“’Creating facts on the ground’ means changing reality through actions rather than diplomacy.”
According to Wikipedia, the origin of the phrase “facts on the ground” lies with the Israeli-Palestinian conflict “where it was used to refer to Israeli settlements built in the occupied West Bank, which were intended to establish permanent Israeli footholds in Palestinian territory.” That’s ordinarily the context in which the phrase is used. In fact, Wikipedia says the phrase is “a calque of the Hebrew term ‘Uvdot Ba’Shetach’” A calque is a word-for-word translation.
But that’s not what May was referring to in his op-ed, which made it clear that he strongly disapproved of “changing reality through actions rather than diplomacy,” aka “creating facts on the ground.”
That’s because he wasn’t referring to the Jewish settlement movement in West Bank (and East Jerusalem and the Golan Heights). May was instead referring to …China and specifically its recent efforts to build and build up islands across the South China Sea.
What makes this real estate so valuable? Location, location, location. The South China Sea is home to some of the world’s busiest and most strategic shipping lanes, a rich fishing area, and possibly large undersea oil and natural gas reserves. China apparently intends to assert its sovereignty and control over all this [area]—and maybe over the airspace above as well.
May went on to cite with approval Defense Secretary Ashton Carter’s recent characterization of the Chinese actions as “’out of step’ with international norms.” May himself suggested that Chinese actions violated “international maritime law,” which “[t]he US Navy has the muscle to enforce.”
Of course, May was citing the Chinese construction activity to push the larger Republican—remember, he was once a spokesman for the Republican National Committee—and Likudist narrative that the Obama administration is spineless in dealing with challenges to U.S. regional (read Middle East) and global hegemony.
(Indeed, May went on to argue that if China gets away with defying U.S. demands to halt the island construction, “precedents will be set” that “Iran’s rulers” could use to assert their territorial claims over the Strait of Hormuz and beyond.)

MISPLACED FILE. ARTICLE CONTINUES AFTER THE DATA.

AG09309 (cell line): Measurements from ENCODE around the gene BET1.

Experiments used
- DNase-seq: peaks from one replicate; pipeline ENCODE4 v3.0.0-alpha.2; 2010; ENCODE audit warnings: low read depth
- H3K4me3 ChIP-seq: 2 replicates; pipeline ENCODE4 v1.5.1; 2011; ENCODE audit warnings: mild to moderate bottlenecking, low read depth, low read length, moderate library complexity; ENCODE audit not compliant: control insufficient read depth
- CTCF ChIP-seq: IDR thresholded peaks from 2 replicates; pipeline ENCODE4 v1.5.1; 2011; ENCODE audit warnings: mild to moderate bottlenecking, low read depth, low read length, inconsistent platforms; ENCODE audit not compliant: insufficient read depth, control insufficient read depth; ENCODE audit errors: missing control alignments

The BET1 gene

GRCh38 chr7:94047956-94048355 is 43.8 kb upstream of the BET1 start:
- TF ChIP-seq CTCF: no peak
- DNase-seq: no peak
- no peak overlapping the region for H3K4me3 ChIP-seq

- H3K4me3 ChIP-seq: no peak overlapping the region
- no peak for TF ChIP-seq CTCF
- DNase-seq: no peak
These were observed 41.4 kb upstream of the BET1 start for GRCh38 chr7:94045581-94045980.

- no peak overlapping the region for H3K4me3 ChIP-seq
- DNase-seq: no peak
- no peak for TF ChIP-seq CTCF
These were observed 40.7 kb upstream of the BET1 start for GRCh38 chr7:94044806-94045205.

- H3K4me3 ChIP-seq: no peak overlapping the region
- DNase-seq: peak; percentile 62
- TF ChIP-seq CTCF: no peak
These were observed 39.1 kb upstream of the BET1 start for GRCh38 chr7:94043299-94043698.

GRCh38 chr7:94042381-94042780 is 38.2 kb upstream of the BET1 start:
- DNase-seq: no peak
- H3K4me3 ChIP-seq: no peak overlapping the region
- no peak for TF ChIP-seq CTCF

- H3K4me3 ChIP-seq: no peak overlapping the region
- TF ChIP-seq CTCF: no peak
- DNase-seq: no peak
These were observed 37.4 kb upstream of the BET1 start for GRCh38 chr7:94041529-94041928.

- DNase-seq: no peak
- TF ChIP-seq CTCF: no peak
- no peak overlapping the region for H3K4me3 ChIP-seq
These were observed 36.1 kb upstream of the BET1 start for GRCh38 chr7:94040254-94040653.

But, the question that goes begging in the op-ed is: how are China’s actions in the South China Sea different from Israel’s actions in the West Bank, East Jerusalem, and the Golan Heights?
True, China may “intend” at some future date to assert its sovereignty and control over most of the South China Sea in ways that could, potentially, challenge or even violate “international norms” and “international maritime law.” But Israel has not only actually annexed East Jerusalem and the Golan Heights (which takes care of the sovereignty issue), it also continues to exercise de facto “control” over the West Bank and Gaza, including their “borders” and, as May called it, the “air space above.” And, of course, its settlements in the West Bank, the Golan Heights, and East Jerusalem continue to constitute actual violations of international law, not least the Fourth Geneva Convention, according to numerous UN resolutions, the International Court of Justice, all but a tiny handful of international legal experts, and every government except Israel’s. (The U.S. has never revoked a 1979 State Department legal opinion that found the creation of Israeli settlements in occupied territories “inconsistent with international law. Wikipedia actually has quite an exhaustive discussion of the settlements’ legal status.)
So you may indeed strongly object to China’s “changing reality through actions rather than diplomacy,” but if you’re going to use a phrase as evocative of Israel’s illegal actions as “creating facts on the ground,” particularly when your organization’s entire raison d’être consists of defending Israel and its actions, shouldn’t you feel somewhat obliged to try to distinguish between the two situations? Are you so lacking in self-consciousness, so oblivious to irony? Help me out here, Cliff.